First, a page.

Dynamic optimisation for energy efficiency of injection moulding process

Yin, Kam Hoe (2015) Dynamic optimisation for energy efficiency of injection moulding process. PhD thesis, University of Nottingham.

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Low carbon economy has emerged as an important task in China since the energy intensity and carbon intensity reduction targets were clearly prescribed in its recent Twelfth Five-Year Plan during 2011-2015. While the largest enterprises have undertaken initial initiative to reduce their energy consumption, small and medium-sized enterprises (SMEs) will need to share the responsibilities in meeting the nation’s targets. However, there is no established structure for helping SMEs to reduce their efficiency gap and hence the implementation of energy-saving measures in SMEs still remains patchy. Addressing this issue, this thesis seeks to understand the critical barriers faced by SMEs and aims to develop proprietary methodologies that can facilitate manufacturing SMEs to close their efficiency gap.

Process parameters optimisation is perceived to be an effective “no-cost” strategy which can be conducted by SMEs to realise energy efficiency improvement. A unique design of experiment (DOE) introduced by Dorian Shainin offers a simplistic framework to study process optimisation, but its application is not widespread and being criticised over its working principles. In order to address the inherent limitations of the Shainin’s method, it was integrated with the multivariate statistical methods and the signal-response system in the empirical study. The nature of the research aim also requires a theoretical approach to evaluate the economic performance of the energy efficiency investment. Hence, a spreadsheet-based decision support system (file SERP.xlsm) was created via dynamic programming (DP) method.

The main contributions of this thesis can be subdivided into empirical level and theoretical level. At the empirical level, a technically feasible yet economically viable approach called “multi-response dynamic Shainin DOE” was developed. An empirical study on the injection moulding process was presented to examine the validity of this novel integrated methodology. The emphasis has been on the integration of multivariate techniques and signal-response analysis. The former successfully identified the critical factors to energy consumption and moulded parts’ impact performance regardless of the great fluctuation in the impact response. The latter enables the end-user to achieve different performance output based on the particular intent. At the theoretical level, the “DP-based spreadsheet solution” provides a convenient platform to help the rationally-behaved decision makers evaluate the energy efficiency investments. A simple hypothetical case study on the injection moulding industry was illustrated how the decision-making process for equipment replacement can evolve over time.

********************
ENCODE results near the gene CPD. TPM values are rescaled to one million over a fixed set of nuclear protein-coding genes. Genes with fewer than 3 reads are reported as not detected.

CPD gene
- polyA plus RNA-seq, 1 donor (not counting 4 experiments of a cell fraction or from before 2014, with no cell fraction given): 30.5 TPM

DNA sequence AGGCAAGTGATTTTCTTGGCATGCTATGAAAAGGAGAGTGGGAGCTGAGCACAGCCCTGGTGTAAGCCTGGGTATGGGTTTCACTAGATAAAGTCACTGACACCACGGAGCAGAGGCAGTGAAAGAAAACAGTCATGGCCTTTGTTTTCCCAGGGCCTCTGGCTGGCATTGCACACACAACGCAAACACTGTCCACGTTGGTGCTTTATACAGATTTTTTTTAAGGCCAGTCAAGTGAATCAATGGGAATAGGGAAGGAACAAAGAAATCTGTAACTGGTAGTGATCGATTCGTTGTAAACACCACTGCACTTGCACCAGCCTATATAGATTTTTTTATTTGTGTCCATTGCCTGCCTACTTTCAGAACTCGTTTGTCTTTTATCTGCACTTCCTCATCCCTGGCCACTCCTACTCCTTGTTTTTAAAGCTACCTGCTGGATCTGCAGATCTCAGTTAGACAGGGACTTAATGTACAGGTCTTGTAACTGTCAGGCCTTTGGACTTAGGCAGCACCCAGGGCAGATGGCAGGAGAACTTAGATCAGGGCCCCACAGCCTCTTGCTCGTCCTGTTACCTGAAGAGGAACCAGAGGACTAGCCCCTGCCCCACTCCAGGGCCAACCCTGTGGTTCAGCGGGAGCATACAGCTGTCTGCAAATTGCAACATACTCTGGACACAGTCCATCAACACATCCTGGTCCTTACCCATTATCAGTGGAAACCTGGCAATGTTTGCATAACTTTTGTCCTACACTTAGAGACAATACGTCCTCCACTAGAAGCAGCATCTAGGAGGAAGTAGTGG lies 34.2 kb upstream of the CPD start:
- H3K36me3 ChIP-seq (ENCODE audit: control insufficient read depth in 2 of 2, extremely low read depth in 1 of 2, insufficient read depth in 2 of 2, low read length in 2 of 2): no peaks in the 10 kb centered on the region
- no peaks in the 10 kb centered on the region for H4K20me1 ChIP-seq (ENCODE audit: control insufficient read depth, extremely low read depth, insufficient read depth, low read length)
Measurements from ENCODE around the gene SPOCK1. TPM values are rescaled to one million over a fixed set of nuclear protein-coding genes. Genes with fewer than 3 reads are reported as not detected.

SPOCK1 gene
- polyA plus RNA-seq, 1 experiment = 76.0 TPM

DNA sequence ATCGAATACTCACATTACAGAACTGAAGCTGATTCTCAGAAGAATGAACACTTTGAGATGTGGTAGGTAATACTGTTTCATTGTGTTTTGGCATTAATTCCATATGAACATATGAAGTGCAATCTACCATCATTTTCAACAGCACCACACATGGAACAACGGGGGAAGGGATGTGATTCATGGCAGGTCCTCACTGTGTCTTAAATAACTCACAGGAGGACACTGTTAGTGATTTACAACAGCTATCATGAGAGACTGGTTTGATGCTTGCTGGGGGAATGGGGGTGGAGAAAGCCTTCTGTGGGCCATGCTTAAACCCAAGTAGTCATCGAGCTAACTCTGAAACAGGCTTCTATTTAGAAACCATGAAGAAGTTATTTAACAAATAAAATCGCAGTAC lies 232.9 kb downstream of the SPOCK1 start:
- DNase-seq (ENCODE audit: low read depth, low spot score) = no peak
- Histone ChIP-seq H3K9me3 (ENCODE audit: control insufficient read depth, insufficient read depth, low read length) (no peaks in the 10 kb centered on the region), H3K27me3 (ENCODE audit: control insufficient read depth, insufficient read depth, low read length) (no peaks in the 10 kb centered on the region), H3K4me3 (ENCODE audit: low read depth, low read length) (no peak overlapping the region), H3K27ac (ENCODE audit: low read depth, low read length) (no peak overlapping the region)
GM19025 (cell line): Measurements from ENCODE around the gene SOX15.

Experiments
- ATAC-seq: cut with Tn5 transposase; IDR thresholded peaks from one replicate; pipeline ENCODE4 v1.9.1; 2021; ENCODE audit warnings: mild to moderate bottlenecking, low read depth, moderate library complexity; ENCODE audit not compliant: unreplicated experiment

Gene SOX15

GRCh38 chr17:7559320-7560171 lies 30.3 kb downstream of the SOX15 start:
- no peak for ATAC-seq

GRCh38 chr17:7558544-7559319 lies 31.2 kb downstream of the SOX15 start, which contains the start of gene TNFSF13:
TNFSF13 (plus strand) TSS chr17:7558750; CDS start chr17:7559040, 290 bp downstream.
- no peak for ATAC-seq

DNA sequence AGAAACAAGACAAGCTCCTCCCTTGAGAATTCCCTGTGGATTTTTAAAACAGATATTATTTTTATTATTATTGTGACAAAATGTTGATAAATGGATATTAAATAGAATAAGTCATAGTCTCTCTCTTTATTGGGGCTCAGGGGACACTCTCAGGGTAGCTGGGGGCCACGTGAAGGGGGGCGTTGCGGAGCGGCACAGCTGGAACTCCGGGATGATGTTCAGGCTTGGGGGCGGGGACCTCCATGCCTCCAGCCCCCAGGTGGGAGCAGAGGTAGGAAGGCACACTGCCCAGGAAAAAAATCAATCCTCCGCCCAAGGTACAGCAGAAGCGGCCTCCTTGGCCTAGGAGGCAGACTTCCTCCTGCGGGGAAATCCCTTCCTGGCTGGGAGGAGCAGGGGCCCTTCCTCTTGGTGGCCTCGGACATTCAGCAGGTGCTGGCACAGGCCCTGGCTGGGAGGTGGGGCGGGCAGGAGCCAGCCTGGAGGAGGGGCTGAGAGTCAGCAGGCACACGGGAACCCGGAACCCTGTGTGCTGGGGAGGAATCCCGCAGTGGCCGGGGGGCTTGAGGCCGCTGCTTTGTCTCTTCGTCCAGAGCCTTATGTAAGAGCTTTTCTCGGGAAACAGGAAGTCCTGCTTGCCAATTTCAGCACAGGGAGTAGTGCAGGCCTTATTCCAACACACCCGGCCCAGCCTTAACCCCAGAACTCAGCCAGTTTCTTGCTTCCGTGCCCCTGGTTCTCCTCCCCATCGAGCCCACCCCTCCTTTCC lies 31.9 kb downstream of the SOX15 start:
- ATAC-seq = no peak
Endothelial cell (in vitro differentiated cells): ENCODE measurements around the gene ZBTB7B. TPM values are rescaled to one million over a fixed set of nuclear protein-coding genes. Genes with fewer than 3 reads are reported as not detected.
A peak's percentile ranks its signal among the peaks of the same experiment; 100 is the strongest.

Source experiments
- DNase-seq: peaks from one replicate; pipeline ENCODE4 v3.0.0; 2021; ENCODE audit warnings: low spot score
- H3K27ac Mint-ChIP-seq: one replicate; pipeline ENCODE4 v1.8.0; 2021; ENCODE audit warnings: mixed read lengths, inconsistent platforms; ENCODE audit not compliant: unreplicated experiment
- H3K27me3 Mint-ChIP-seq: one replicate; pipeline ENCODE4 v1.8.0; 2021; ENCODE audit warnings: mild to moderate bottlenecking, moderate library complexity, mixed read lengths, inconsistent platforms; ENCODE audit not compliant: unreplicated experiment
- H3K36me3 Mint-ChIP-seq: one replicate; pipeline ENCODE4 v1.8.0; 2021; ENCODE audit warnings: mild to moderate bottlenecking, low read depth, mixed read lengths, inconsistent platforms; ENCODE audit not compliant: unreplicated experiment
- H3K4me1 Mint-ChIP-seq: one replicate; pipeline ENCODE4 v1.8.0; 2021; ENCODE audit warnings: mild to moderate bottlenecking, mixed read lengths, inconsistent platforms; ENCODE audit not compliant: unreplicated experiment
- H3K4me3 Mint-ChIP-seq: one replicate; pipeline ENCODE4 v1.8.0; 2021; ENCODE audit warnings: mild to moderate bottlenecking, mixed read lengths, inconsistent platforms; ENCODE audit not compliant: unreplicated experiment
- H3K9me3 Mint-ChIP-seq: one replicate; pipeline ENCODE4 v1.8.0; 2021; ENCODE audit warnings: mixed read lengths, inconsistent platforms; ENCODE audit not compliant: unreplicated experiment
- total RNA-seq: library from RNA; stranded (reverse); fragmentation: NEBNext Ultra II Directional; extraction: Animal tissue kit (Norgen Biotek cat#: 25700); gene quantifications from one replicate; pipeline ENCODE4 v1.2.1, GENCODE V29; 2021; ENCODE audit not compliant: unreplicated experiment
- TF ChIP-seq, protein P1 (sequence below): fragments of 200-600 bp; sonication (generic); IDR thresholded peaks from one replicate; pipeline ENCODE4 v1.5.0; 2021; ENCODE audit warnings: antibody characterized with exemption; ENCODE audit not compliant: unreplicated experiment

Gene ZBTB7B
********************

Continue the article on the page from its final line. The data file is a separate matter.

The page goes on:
To sum up, both proprietary methodologies enhance the dynamicity in the optimisation process to support injection moulding industry in closing their efficiency gap. The study at the empirical level was limited by the absence of real industrial case study where it is important to justify the practicality of the proposed methodology. Regarding the theoretical level, the dataset for initial validation on the spreadsheet solution was not available. Finally, it is important to continue the future work on the research limitations in order to increase the cogency of the proprietary methodologies for common use in the industry.

Item Type: Thesis (University of Nottingham only) (PhD)
Supervisors: Choo, Hui Leng
Rudd, Christopher
Subjects: T Technology > TP Chemical technology
Faculties/Schools: UNNC Ningbo, China Campus > Faculty of Science and Engineering > Department of Mechanical, Materials and Manufacturing Engineering
Item ID: 28837
Depositing User: YIN, Kam Hoe
Date Deposited: 21 Sep 2016 09:00
Last Modified: 16 Oct 2017 16:18
URI: https://eprints.nottingham.ac.uk/id/eprint/28837

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